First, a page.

Both national and regional structures ensure workers are not discriminated, not obstructed in their pursuance of a family unit, nor hindered in their career prospects. Nevertheless, there is room for further protection in Portugal: a bigger bet could be given to schedule flexibility upon return to work, for both parents, as well as an overall higher consideration of paternity leave and benefits.
In light of this context of cultural gender-discriminatory notions and influential legal safeguards, it is extremely lamentable that the United States fails to assure its citizens paid maternity or paternity leave. In fact the USA has not acceded to the ICESCR (only joined by Comoros, Cuba, Myanmar and Palau as signatory-state only), and is solely joined by Papua New Guinea in not providing statutory cash benefits during maternity leave, according to the International Labor Organization’s 2014 Maternity and paternity at work: Law and practice across the world(9).
Besides the neglect of social rights to working mothers and fathers, this lack of state protection, most importantly, impedes further progress and derails attempts to encourage women to more effortlessly reconcile work and family life.
Change drives change, and positive reinforcements lead the way for positive action that develop into positive growth, which ultimately matures towards a more successful – in this case gender equal – fulfillment of human rights and standards of living. A single policy change should not be underestimated, and the USA needs to act as the beacon of hope it claims to be and finally guarantee maternal and paternal social rights.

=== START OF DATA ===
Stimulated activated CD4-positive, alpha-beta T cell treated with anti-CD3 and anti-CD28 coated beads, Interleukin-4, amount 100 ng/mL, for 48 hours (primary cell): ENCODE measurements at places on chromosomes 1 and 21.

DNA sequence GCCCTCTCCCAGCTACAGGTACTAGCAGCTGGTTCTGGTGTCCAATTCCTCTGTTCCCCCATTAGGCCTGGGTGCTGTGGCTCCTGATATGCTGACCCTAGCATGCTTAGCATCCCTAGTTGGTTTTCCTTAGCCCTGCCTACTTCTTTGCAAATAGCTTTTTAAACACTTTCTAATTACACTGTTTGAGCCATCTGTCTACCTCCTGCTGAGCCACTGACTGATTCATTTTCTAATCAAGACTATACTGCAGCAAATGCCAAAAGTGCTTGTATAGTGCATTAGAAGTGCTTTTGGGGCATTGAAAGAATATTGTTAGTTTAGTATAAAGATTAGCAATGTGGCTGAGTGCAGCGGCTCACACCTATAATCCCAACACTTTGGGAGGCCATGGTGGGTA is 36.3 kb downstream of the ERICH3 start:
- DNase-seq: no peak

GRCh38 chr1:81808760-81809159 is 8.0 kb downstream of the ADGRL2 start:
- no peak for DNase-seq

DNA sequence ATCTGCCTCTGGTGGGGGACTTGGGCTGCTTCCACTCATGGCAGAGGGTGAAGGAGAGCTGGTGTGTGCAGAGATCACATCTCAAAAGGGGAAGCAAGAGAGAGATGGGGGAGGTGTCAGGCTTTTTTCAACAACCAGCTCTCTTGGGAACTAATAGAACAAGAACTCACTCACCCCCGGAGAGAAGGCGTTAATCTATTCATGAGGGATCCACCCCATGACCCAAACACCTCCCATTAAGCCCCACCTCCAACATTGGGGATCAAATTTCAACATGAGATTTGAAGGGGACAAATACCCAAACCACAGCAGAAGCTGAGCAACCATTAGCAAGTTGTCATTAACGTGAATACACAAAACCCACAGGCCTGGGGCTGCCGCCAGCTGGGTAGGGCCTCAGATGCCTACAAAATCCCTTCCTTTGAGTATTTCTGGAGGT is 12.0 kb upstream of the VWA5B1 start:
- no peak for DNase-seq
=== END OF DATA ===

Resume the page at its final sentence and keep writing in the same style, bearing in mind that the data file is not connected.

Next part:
1)United Nations, ‘’Sustainable Development Goals – Goal 5‘’, http://www.un.org/sustainabledevelopment/gender-equality/
2)Jack Linshi, ‘’See How Much Paternity Leave New Dads get by Country’’ (Time), 10/June/2015, http://time.com/3916511/parental-leave-map/
3)United Nations Treaty Collection – International Covenant on Economic, Social and Cultural Rights [available online: https://treaties.un.org/Pages/ViewDetails.aspx?src=IND&mtdsg_no=IV-3&chapter=4&clang=_en#19 ]
4)’Article 7: The States Parties to the present Covenant recognize the right of everyone to the enjoyment of just and favorable conditions of work which ensure, in particular: (a) Remuneration which provides all workers, as a minimum, with:
(i) Fair wages and equal remuneration for work of equal value without distinction of any kind, in particular women being guaranteed conditions of work not inferior to those enjoyed by men, with equal pay for equal work’’
5)United Nations, International Covenant on Economic, Social and Cultural Rights, 1966, Article 10-2
6)Portuguese Republic, Código do Trabalho 2009, Article 33
7)Ibid Article 40
8)Official Journal of the European Union, Charter of Fundamental Rights of the European Union – (2012/C 326/02) (2012), Article 33-2
9)International Labor Organization, Maternity and paternity at work: Law and practice across the world (2004), pg.2 [available online: http://www.ilo.org/wcmsp5/groups/public/—dgreports/—dcomm/documents/publication/wcms_242617.pdf ]